Interactive: Ottawa Art Gallery opens four exhibitions that connect

Howie Tsui. Retainers of Anarchy (detail), 2017, key frame drawing for algorithmic animation sequence. Courtesy Howie Tsui, CARCC 2019.

The Ottawa Art Gallery opened new exhibitions this week, and I’m trying to think of a time when it, or any gallery in the city, was so interactive. 

Each of the four exhibitions involves interaction, and each in its own way is defined by that reciprocal engagement. Howie Tsui’s Retainers of Anarchy reacts to your presence, as do Cheryl Pagurek’s Connect and the group homage to Juan Geuer, Carbon + Light. It’s a little different in Rosalie Favell’s Wrapped in Culture, where nine artists interact with the object of their co-operation, but there too the interaction is fundamental.

Let’s start with Howie Tsui. When the Hong Kong-born, Lagos, Nigeria-raised artist left Ottawa for Vancouver a few years ago, he was known around these parts for an eclectic and highly original oeuvre — battlefield scenes drawn on stretched animal hide, or field medicine brought macabrely to life in a refurbished pinball machine. Retainers of Anarchy is on a whole other scale and ambition. Its two components include a video animation and a wooden sculpture, each in its own room, as necessitated by their respective audio elements. 

Howie Tsui. Retainers of Anarchy (detail), 2017, key frame drawing for algorithmic animation sequence. Courtesy Howie Tsui, CARCC 2019.

The video is an animated scroll more than 20 metres in length and perhaps five metres high. Its narrative is inspired by mou hap, a popular (and for many years prohibited) fantasy literature about martial artists who defended chivalry in dark and unstable times. It’s set in the very real Kowloon Walled City in Hong Kong, to where practitioners of mou hap were exiled. Though officially lawless, the walled city naturally organized itself, and that relative harmony, and the fantasy world of mou hap, is what attracted Tsui. 

The video scroll is so full of life and action that initially it’s overwhelming. Everything’s in constant motion, even things that seem to be still. A vast bloc of apartments — with the front cut away so you can see inside each unit, like a cross-section of Bruegel’s Tower of Babel —  moves glacially across the screen. 

Outside there’s a running battle between an archer on a horse and a masked swordsman flying on a giant bird, a man balances on a bucket and rides the river, while another man kneels with arms tied and periodically gets swarmed by what look like bees, the poor bastard. Things fly through the air — an opened fan zips around like a deadly throwing disc, and a large passenger jet veers crazily close to the city, an allusion to the now-closed Kai Tak Airport. (YouTube it, as the real-life landings beggar belief.)

It’s a lot to take in, and you need to sit for a spell and become immersed in the fantastical land — though you’re unlikely to see all of it. The video is an essentially endless animation controlled by an algorithm and beamed through five projectors. The perspective zooms in, out, pans constantly and seemingly randomly. Like a real city, like a real life, change and motion are constants, even if incrementally so.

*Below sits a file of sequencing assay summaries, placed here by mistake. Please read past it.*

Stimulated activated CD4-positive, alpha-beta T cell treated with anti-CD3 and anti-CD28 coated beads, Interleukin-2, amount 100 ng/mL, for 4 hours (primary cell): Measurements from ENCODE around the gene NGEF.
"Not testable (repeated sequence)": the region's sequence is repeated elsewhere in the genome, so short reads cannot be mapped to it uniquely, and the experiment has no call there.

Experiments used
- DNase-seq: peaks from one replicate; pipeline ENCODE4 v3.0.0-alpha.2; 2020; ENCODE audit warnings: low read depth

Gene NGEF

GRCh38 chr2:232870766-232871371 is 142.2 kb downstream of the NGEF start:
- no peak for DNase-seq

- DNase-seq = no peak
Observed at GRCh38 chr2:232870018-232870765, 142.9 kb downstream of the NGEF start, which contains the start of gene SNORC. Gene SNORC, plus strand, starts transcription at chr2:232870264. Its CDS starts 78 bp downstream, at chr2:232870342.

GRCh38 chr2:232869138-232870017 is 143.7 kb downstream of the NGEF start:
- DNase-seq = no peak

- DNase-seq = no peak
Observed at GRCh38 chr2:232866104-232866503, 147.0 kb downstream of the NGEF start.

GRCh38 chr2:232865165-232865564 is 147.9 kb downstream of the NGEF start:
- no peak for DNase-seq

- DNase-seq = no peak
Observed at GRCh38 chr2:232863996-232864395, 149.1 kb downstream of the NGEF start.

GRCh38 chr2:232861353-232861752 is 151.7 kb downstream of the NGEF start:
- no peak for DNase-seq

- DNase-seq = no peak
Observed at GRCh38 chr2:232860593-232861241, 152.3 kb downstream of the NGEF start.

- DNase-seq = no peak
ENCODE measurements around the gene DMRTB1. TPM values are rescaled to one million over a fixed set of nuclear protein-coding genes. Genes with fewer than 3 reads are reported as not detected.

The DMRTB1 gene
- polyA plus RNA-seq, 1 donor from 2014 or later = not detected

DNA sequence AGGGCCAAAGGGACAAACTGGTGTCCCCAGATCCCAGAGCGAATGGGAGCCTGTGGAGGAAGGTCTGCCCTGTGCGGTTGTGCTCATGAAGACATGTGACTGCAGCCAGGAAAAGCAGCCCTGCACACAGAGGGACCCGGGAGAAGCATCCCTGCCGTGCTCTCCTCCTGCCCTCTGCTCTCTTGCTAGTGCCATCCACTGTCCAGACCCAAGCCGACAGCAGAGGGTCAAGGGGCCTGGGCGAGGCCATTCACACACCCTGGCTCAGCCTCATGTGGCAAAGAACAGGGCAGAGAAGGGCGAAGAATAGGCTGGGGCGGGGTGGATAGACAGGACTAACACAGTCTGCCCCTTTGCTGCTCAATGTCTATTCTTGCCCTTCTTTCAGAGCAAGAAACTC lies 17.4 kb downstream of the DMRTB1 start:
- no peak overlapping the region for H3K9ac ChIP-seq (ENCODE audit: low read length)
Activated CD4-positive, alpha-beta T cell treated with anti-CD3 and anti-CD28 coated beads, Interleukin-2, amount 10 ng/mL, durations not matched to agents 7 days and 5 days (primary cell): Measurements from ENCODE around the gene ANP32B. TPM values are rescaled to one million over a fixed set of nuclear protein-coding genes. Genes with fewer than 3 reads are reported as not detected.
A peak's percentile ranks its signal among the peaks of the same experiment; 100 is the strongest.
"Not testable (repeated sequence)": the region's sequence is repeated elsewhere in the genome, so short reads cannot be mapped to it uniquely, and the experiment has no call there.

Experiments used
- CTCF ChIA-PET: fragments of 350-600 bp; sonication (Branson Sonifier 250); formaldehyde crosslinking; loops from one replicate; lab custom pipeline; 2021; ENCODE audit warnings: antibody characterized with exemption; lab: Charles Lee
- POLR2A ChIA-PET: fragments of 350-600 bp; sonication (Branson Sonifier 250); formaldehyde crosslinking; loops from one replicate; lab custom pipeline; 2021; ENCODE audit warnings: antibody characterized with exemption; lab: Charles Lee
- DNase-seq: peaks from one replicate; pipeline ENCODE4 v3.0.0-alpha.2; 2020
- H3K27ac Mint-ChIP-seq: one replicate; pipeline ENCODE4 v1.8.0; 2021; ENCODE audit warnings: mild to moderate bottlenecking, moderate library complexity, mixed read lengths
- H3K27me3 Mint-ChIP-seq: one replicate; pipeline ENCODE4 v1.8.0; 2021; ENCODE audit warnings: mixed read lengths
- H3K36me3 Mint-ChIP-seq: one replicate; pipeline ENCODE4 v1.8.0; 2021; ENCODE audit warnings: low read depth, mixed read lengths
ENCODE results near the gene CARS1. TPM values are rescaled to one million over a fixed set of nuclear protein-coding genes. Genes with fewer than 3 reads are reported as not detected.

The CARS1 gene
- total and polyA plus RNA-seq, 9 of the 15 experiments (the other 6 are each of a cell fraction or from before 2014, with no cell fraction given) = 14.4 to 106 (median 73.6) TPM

In the next room is Tsui’s Hei Gung Deviation. It’s a muk yan jong, a wooden dummy used in training for Chinese martial arts. It’s a stout cut of log, with several smaller protuberances as the limbs or weapons of an assailant. Tsui has burned designs into the wood — animals, hand positions, faces.

The sculpture makes sounds that reference the “wooden fish instruments Buddhists use to maintain rhythm while chanting, and the clacking sound a martial artist produces when training on the dummy.”

The audio — sparse and percussive — begins as you approach the sculpture, which has hidden motion sensors, and gets more intense as you get closer. Stop moving and it goes silent, move again and it resumes, cautioning you that it’s alert to your presence. I rounded it slowly, as if we were wary combatants, circling to the soundtrack of that simple, earthy beat. I felt pulled into the sculpture’s orbit, drawn by its gravity. I felt like I’d have to fight it. I could have remained there — circling, circling — all day long, until I wore a track in the floorboards.

Cheryl Pagurek, Connect, 2016-ongoing, interactive video and audio installation.
Courtesy Ottawa Art Gallery

In the next room, Cheryl Pagurek’s Connect also senses your presence and is unsettling in a different way. Walk into the darkness and stand before a video screen that flashes with news-feed imagery — stock market updates, crowded streets, breaking reports of migration and unrest. Superimposed over all this on the screen is — you. 

Connect knows you’re there and projects your profile onto the screen as you move about the room. Your shape is filled with more news imagery, which changes and flows in contrast to the shifting images outside of you. 

The sound reacts to your presence and movement, until someone else enters the room and, as the most recent body detected, it reacts to their movement. This gave me a shivering sense of losing control of events, of being adrift in a world of unrest and information. 

There’s too much in the OAG’s new exhibitions to cram into one column, so my next column will look at Rosalie Favell’s Wrapped in Culture, and Carbon + Light: Juan Geuer’s Luminous Precision. But don’t wait for that before you go see it, all of it. 

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Peter Simpson, a native of Prince Edward Island, was arts editor and arts editor at large for the Ottawa Citizen for 15 years, with a focus on the visual arts. He lives in downtown Ottawa with one wife, two cats and more than 100 paintings, drawings and sculptures.